• Anesthesia and analgesia · May 2017

    Observational Study

    The Association of Frailty With Outcomes and Resource Use After Emergency General Surgery: A Population-Based Cohort Study.

    • Daniel I McIsaac, Husein Moloo, Gregory L Bryson, and Carl van Walraven.
    • From the *Department of Anesthesiology and Pain Medicine, University of Ottawa; †Health Systems Planning and Evaluation Fellow, Institute for Clinical Evaluative Sciences; ‡The Ottawa Hospital; §Ottawa Hospital Research Institute; ‖Department of Surgery, University of Ottawa; and ¶Department of Medicine and Epidemiology & Community Medicine, University of Ottawa, Ottawa, Ontario, Canada.
    • Anesth. Analg. 2017 May 1; 124 (5): 1653-1661.

    BackgroundOlder patients undergoing emergency general surgery (EGS) experience high rates of postoperative morbidity and mortality. Studies focused primarily on elective surgery indicate that frailty is an important predictor of adverse outcomes in older surgical patients. The population-level effect of frailty on EGS is poorly described. Therefore, our objective was to measure the association of preoperative frailty with outcomes in a population of older patients undergoing EGS.MethodsWe created a population-based cohort study using linked administrative data in Ontario, Canada, that included community-dwelling individuals aged >65 years having EGS. Our main exposure was preoperative frailty, as defined by the Johns Hopkins Adjusted Clinical Groups frailty-defining diagnoses indicator. The Adjusted Clinical Groups frailty-defining diagnoses indicator is a binary variable that uses 12 clusters of frailty-defining diagnoses. Our main outcome measures were 1-year all-cause mortality (primary), intensive care unit admission, length of stay, institutional discharge, and costs of care (secondary).ResultsOf 77,184 patients, 19,779 (25.6%) were frail. Death within 1 year occurred in 6626 (33.5%) frail patients compared with 11,366 (19.8%) nonfrail patients. After adjustment for sociodemographic and surgical confounders, this resulted in a hazard ratio of 1.29 (95% confidence interval [CI] 1.25-1.33). The risk of death for frail patients varied significantly across the postoperative period and was particularly high immediately after surgery (hazard ratio on postoperative day 1 = 23.1, 95% CI 22.3-24.1). Frailty was adversely associated with all secondary outcomes, including a 5.82-fold increase in the adjusted odds of institutional discharge (95% CI 5.53-6.12).ConclusionsAfter EGS, frailty is associated with increased rates of mortality, institutional discharge, and resource use. Strategies that might improve perioperative outcomes in frail EGS patients need to be developed and tested.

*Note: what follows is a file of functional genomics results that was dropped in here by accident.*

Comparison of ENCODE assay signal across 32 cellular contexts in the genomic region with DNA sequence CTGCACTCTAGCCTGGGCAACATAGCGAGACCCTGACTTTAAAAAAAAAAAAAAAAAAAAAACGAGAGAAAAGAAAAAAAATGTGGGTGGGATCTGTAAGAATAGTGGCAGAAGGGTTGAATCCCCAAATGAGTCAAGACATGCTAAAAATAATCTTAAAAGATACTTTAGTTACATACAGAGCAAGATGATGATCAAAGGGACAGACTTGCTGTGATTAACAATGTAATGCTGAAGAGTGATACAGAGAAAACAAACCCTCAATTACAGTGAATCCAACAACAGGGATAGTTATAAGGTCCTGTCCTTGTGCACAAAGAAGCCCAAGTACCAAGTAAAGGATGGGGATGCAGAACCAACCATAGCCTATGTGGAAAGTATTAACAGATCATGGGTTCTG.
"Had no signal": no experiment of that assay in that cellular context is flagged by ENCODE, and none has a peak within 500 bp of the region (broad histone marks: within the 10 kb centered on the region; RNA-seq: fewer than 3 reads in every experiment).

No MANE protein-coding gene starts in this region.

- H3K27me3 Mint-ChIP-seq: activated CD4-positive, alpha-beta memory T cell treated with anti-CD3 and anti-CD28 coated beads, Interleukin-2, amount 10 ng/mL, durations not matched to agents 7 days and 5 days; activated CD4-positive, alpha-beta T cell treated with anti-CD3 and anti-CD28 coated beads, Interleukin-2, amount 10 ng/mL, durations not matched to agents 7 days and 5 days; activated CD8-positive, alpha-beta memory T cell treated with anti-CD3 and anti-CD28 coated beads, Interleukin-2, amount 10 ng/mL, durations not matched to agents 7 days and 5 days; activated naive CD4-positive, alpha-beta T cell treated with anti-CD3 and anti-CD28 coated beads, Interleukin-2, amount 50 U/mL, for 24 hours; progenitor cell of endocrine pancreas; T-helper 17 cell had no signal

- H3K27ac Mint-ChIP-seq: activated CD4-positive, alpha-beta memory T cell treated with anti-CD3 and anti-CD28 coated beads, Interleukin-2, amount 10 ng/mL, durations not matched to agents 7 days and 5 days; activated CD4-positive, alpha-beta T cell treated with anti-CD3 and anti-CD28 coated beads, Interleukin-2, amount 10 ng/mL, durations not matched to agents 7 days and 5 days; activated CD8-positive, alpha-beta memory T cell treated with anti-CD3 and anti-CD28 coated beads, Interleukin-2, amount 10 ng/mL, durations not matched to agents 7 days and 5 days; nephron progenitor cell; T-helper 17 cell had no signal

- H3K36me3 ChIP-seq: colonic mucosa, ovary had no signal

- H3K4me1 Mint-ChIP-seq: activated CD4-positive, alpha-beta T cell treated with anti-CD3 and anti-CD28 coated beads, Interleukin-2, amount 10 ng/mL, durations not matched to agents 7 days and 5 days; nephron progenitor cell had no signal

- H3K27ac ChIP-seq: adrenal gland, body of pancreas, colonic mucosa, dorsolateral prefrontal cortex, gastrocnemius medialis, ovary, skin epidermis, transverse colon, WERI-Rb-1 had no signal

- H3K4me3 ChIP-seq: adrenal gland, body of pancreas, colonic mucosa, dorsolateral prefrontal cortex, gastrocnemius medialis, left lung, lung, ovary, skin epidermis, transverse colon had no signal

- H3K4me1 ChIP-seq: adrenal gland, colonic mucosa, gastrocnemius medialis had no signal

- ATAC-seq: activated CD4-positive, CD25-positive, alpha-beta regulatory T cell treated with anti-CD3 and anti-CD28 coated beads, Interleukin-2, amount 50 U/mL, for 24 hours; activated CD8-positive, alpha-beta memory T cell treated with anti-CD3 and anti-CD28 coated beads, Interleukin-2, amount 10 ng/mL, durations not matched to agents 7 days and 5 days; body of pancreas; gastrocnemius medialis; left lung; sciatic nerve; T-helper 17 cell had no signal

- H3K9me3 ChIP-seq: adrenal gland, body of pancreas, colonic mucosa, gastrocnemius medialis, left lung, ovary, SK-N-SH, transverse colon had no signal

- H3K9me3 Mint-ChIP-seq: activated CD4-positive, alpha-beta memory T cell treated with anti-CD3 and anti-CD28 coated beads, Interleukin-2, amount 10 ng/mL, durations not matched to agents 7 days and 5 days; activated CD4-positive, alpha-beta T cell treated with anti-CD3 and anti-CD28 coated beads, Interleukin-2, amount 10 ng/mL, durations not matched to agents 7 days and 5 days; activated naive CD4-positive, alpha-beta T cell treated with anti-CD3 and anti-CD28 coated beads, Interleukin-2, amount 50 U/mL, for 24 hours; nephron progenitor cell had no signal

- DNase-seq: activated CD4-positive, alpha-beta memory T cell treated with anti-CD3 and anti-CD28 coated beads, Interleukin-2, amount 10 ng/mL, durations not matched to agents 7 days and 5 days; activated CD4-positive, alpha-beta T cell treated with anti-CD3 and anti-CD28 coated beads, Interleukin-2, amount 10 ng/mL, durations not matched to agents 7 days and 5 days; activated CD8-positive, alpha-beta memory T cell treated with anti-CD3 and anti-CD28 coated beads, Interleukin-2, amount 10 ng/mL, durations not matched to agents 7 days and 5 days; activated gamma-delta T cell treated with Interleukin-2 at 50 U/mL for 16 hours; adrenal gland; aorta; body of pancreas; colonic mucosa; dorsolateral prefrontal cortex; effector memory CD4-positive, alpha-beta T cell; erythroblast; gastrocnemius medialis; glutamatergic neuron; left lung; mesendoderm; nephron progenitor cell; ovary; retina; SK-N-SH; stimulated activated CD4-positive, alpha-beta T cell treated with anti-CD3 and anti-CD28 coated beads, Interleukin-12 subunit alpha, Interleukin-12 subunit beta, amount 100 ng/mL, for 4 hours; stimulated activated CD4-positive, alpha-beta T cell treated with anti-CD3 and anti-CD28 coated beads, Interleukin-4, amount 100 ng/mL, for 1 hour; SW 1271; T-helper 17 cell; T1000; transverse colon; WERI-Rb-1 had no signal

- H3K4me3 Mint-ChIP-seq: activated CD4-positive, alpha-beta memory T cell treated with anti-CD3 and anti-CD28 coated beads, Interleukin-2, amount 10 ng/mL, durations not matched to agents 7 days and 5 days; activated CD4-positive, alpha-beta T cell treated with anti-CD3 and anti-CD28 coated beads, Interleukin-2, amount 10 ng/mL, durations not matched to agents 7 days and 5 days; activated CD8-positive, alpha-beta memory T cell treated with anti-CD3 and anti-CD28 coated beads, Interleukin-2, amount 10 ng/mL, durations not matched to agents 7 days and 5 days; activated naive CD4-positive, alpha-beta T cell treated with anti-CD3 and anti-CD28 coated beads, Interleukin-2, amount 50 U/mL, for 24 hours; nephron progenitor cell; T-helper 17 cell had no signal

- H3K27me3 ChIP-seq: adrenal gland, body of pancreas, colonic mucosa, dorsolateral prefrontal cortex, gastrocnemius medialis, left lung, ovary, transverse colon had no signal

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    This article appears in the collections: Advanced age and anesthesia and Frailty, Anaesthesia & Perioperative Medicine.


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